A double clutch allows for seamless shifting between gears. In a normal manual transmission, the clutch disengages, breaking the connection between the engine and the transmission for a moment, whenever the driver shifts gears. This results in a loss of torque and momentum. In a double clutch, there are two clutches -- one for the even gears and one for the odd gears -- nested within each other. If you're in third gear and make the shift to fourth, the clutch for fourth gear engages at the exact moment that the clutch for third gear pulls away.
Fancy equipment is great, but what can the ME do with it? The car hasn't been tested independently, so the only performance stats come from Chrysler, based on computer modeling and its own testing. Chrysler reports:
Top speed: 248 mph
0-60 mph in 2.9 seconds
0-100 mph in 6.2 seconds
That's what car lovers call, "Putting you back in your seat." The ME should be able to blast down a quarter-mile drag strip in 10.6 seconds at 142 mph.
The ME Suspension
With all that speed, it takes a well-engineered suspension for a supercar to handle the corners. The ME Four-Twelve sports a double-wishbone suspension in the rear, aluminum control arms in the front and horizontally opposed coil-over dampers with electronically controlled compression and rebound tuning. That means the driver can adjust the shocks for different driving conditions with the push of a button. A blade-type anti-roll bar keeps the chassis from rolling during turns. This is adjustable, too. The "blades" are flat, metal pieces that connect the anti-roll bar to the suspension. Imagine a plastic ruler lying flat -- it's very flexible. Now imagine trying to bend it sideways. By turning the blades, it is possible to adjust for a softer or harder anti-roll bar.
We haven't even mentioned the two most important parts of any car's suspension yet -- where the car meets the driver's hands, and where the car touches the road. At one end is a power-assisted, rack-and-pinion steering system with 2.4 lock-to-lock turns in the steering wheel, and a 36-foot (11-meter) turning radius. That makes for some very responsive handling. At the other end is a set of Michelin high-performance radial tires: 265/35ZR19 in the front and 335/30ZR20 in the rear, mounted on cast aluminum wheels.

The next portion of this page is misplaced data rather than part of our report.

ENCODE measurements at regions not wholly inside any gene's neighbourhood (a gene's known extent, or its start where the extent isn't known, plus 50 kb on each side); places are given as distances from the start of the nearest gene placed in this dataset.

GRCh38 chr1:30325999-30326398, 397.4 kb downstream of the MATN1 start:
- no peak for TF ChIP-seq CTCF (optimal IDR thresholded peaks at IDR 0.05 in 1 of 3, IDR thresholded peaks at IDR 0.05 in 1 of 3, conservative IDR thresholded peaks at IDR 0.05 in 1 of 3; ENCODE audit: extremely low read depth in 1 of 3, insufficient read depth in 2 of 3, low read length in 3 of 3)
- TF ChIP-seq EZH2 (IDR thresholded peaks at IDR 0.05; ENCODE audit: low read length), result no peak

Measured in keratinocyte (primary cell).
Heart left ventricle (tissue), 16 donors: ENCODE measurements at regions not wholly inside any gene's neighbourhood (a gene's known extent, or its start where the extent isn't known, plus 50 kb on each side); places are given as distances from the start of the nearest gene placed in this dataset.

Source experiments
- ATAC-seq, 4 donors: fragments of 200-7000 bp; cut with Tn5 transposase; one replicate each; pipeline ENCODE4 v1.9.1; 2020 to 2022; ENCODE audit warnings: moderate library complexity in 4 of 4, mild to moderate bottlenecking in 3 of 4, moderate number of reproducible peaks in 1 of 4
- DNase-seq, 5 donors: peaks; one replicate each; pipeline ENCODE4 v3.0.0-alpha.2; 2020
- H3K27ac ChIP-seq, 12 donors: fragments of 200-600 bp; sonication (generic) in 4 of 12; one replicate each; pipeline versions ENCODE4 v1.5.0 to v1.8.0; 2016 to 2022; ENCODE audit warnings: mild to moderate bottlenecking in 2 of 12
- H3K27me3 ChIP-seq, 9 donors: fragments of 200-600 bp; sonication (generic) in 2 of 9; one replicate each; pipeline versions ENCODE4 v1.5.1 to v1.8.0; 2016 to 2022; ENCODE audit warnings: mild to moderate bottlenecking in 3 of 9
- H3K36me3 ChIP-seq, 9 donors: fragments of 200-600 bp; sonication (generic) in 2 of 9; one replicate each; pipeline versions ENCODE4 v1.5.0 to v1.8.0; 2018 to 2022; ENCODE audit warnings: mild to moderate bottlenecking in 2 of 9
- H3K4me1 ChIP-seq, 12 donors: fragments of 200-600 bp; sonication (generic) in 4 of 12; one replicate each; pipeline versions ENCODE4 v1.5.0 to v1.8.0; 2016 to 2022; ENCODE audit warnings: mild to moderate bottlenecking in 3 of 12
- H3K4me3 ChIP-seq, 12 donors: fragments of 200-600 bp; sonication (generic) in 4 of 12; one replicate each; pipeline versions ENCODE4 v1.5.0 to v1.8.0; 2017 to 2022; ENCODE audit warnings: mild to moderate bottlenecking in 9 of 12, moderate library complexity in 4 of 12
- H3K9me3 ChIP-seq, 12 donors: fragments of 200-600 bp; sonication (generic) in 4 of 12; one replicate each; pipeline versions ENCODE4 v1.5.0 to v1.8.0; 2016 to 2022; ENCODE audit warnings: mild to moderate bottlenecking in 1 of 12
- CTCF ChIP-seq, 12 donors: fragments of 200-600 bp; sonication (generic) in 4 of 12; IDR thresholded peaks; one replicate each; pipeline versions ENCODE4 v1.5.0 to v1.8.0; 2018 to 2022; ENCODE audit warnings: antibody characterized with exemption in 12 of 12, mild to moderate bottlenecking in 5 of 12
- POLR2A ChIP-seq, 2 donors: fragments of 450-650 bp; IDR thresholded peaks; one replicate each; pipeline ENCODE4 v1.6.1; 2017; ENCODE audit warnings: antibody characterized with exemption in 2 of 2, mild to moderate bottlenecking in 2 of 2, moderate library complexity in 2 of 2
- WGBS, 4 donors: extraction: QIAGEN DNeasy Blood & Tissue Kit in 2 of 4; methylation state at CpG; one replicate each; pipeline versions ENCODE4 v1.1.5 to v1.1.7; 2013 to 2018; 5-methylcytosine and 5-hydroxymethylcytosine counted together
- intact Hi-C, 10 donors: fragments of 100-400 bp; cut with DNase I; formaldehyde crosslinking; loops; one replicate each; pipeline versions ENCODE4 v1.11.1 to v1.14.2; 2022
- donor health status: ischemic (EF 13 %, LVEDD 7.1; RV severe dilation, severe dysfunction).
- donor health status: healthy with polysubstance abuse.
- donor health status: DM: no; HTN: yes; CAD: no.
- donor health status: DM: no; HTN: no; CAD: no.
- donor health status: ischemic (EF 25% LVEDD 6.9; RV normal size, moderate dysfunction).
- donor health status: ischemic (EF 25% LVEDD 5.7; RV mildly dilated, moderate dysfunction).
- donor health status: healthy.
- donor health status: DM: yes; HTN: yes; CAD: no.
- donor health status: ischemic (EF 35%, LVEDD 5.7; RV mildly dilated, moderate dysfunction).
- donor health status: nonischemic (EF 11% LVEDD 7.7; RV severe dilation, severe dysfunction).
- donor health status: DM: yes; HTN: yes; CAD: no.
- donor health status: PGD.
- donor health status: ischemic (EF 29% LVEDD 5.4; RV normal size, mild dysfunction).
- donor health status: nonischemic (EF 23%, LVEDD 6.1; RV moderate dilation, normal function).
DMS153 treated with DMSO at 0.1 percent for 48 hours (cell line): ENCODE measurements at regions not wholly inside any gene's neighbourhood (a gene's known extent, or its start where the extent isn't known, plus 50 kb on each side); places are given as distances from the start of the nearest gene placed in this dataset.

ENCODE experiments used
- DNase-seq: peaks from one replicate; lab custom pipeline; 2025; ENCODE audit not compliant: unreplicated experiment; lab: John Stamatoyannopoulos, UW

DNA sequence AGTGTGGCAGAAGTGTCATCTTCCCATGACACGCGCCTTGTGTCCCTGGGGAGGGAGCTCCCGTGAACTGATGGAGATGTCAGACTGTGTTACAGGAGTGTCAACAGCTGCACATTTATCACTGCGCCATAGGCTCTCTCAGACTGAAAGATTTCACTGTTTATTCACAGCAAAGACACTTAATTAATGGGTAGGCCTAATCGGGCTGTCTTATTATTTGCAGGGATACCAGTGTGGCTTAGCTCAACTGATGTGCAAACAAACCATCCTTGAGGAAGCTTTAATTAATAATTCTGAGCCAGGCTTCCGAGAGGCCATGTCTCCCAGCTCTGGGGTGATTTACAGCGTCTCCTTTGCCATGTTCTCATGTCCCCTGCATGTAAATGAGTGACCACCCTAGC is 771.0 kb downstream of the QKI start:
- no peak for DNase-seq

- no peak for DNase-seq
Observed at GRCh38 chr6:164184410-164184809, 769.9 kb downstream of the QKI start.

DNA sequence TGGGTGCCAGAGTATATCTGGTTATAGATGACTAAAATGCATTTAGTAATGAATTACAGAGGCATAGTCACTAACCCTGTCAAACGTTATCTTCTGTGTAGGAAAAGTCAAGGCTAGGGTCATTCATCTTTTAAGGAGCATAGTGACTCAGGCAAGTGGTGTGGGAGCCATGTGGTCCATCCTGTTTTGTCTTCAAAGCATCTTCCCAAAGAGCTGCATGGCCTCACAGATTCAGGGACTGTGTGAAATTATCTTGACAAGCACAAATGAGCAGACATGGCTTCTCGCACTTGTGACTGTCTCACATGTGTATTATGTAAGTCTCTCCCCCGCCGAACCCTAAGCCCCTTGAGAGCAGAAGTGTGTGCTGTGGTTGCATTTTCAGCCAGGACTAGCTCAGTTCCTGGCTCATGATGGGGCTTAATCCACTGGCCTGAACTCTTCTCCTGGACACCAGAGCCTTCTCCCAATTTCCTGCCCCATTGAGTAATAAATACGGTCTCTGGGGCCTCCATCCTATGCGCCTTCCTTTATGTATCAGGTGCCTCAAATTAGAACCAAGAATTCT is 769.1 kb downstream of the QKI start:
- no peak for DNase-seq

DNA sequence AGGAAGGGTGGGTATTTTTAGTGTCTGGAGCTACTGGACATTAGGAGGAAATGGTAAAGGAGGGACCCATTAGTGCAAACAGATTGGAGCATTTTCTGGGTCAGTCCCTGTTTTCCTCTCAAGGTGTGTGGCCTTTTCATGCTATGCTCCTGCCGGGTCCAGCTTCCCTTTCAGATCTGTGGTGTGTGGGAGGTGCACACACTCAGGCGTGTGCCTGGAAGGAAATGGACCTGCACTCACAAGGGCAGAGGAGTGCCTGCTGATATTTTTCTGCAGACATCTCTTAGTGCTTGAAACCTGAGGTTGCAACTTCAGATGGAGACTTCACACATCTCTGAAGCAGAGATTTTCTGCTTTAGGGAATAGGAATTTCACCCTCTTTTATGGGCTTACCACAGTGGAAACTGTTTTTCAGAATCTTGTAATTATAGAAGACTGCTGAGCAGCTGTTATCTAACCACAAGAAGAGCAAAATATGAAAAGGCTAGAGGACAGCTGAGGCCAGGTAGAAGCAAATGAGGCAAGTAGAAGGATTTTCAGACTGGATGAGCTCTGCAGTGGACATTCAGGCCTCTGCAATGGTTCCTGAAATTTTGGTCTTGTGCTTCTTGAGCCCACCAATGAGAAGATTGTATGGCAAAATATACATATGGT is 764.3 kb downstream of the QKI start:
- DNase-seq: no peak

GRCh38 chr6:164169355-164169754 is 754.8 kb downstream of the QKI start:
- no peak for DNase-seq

While the engine handles going from 0-100 mph, getting from 100 mph back down to zero is handled by 15.0-inch ventilated carbon, ceramic-composite disc-brake rotors with six-piston aluminum mono-block calipers. The anti-lock brake system can be adjusted by the driver to different profiles, depending on the situation. There are three race settings, plus settings for highway and street driving.
Now let's take a look at how the frame composition and shape of the ME contributes to its performance.
Supercar Frame and Shape
The ME Four-Twelve looks as fast as it is. Its shape is similar to many supercars because the mid-engine design and aerodynamic necessities of going over 200 mph tend to force cars into an "ideal" high-performance configuration.
The engine is mounted to a chrome-moly frame, a steel alloy made of chromium and molybdenum originally developed for use in high-temperature environments within power plants. This sub-frame is attached to the main chassis, a monocoque tub made of a carbon fiber and aluminum honeycomb. Monocoque is French for "single shell," and means that the chassis is built from a single "tub" with no internal support framing. The structural strength comes entirely from the shell itself. This tub is combined with carbon-fiber bodywork to give the ME Four-Twelve its shape. Aluminum crush zones make the car safer in the event of an impact. This structure not only looks like something from the year 3030, it is also very light and rigid -- very desirable qualities in a high-performance car.
In terms of pure numbers, the ME is 44.9 inches (114 cm) tall, 78.7 inches (199.9 cm) wide and 178.8 inches (454.1 cm) long. It only seats two, but you probably wouldn't be taking the kids to grandma's for Thanksgiving dinner in this car, so it's not much of a drawback.
The body is shaped not just to look good, but to aid in performance as well.
The computer-controlled active rear spoiler adjusts itself depending on speed and wind conditions, creating up to 925 lbs of down force at 186 mph. That serves to stabilize the car, increase traction, and aid in high-speed cornering. The rest of the body also creates down force, while underside components are designed to reduce lift from air getting under the car. While creating all this down force, the aerodynamic shape also directs air to the engine compartment, keeping that 850-hp beast cool.
The auto world is buzzing about the ME Four-Twelve. Very few American auto makers have created true supercars. The ME might set the standard for supercars of the future.
Wolfgang Bernhard describes it as "everything we've learned about creating exciting, desirable automobiles."
For more information on the Chrysler ME Concept and other high-performance cars, check out the links on the following page.